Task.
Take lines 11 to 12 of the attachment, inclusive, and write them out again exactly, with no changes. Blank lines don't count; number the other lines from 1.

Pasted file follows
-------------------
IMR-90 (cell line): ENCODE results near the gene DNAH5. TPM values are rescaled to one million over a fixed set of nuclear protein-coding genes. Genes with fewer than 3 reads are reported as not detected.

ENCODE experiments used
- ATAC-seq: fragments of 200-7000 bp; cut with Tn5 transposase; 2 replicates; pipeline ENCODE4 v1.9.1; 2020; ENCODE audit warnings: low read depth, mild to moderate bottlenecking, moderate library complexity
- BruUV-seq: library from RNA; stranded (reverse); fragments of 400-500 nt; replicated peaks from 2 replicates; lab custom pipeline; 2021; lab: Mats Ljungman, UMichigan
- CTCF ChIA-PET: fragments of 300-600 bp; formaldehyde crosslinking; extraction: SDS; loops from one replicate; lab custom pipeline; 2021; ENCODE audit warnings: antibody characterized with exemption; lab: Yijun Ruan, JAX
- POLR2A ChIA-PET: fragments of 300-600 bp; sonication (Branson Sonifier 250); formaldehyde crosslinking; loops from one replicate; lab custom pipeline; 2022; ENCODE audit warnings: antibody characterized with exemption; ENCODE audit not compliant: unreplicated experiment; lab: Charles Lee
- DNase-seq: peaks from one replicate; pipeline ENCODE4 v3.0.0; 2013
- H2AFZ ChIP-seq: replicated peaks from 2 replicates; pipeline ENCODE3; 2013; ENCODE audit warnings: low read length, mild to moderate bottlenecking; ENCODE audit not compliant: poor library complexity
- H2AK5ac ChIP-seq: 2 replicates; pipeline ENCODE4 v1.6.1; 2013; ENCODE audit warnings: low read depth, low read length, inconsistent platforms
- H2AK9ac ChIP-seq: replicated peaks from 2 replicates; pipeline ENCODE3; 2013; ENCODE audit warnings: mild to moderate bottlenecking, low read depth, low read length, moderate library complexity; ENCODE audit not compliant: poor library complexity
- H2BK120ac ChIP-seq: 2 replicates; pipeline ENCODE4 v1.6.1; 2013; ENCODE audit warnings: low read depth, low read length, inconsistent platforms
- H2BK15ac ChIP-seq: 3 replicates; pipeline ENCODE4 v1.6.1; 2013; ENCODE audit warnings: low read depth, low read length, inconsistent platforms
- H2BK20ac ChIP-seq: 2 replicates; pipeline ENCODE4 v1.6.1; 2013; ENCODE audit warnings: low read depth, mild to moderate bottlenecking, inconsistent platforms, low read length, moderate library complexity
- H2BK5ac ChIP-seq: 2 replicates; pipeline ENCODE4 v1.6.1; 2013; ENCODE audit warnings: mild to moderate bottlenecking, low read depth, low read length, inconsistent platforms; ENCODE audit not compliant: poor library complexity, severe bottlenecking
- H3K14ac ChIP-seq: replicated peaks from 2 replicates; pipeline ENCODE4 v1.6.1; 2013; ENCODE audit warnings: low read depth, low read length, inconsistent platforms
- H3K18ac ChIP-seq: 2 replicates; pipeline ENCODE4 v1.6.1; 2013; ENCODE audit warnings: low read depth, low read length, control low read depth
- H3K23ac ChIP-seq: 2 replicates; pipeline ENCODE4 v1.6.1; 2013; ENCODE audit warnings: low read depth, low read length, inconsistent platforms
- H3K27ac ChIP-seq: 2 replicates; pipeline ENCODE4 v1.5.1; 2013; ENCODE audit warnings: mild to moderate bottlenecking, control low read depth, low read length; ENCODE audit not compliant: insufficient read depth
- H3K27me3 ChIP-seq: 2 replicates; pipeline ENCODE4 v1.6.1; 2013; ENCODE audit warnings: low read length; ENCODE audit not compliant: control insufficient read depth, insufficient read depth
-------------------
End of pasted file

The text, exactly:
- H2BK120ac ChIP-seq: 2 replicates; pipeline ENCODE4 v1.6.1; 2013; ENCODE audit warnings: low read depth, low read length, inconsistent platforms
- H2BK15ac ChIP-seq: 3 replicates; pipeline ENCODE4 v1.6.1; 2013; ENCODE audit warnings: low read depth, low read length, inconsistent platforms